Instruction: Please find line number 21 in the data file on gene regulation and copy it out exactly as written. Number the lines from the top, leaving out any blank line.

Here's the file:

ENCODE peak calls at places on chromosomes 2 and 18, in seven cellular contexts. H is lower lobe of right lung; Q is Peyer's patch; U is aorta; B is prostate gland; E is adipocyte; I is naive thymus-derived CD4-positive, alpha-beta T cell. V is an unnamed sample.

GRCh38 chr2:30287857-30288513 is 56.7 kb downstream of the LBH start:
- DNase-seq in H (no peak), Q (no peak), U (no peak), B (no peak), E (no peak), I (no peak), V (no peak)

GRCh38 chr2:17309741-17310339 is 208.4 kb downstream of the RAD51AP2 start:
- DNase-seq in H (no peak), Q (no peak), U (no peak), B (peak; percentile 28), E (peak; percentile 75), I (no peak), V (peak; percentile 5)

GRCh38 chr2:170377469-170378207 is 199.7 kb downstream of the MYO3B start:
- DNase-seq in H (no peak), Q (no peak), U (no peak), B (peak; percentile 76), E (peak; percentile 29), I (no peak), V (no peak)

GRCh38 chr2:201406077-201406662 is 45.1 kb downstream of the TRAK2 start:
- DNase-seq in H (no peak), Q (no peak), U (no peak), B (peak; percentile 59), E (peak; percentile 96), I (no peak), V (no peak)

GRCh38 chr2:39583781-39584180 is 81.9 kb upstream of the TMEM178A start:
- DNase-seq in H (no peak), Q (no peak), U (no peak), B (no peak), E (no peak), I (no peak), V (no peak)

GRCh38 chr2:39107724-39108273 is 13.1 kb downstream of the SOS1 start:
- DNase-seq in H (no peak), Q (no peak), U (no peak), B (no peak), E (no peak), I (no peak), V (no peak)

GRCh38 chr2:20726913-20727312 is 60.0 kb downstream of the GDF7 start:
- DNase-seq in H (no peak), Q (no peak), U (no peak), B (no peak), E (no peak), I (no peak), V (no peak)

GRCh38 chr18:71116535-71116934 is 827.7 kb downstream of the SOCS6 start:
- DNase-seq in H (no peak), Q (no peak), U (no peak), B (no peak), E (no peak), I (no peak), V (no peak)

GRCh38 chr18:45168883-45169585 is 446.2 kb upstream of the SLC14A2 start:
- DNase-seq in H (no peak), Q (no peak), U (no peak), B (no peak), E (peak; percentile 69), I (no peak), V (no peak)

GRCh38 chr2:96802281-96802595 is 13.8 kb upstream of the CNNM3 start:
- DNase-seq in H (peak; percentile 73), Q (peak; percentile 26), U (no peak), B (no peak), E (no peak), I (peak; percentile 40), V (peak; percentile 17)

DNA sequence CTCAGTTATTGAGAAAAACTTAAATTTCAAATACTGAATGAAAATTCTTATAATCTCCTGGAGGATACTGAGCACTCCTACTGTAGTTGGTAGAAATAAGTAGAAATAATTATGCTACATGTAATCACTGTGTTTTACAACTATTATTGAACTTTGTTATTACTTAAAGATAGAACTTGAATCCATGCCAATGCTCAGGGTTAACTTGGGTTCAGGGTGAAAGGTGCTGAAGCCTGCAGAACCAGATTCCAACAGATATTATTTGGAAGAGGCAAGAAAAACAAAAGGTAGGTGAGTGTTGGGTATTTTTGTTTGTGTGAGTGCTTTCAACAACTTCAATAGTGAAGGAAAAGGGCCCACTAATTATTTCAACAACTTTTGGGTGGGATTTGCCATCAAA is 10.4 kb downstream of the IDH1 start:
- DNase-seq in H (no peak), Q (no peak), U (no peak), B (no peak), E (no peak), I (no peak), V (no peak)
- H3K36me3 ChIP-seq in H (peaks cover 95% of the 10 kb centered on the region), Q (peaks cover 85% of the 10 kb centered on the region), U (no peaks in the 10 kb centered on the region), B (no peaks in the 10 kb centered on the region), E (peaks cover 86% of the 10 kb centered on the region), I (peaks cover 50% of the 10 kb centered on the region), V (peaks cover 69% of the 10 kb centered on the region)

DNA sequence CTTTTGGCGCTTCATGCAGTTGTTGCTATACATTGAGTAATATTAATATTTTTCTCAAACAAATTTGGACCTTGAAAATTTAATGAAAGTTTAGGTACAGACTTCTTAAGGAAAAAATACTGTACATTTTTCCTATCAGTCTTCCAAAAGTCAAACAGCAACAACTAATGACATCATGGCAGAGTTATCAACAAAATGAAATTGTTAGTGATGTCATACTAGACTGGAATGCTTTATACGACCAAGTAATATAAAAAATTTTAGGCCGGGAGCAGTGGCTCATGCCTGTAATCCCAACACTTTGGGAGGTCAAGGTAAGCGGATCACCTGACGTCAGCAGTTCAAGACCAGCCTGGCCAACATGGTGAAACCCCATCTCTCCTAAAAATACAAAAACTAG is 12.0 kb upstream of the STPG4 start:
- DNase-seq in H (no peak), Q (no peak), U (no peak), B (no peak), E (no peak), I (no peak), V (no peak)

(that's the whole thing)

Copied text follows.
- DNase-seq in H (peak; percentile 73), Q (peak; percentile 26), U (no peak), B (no peak), E (no peak), I (peak; percentile 40), V (peak; percentile 17)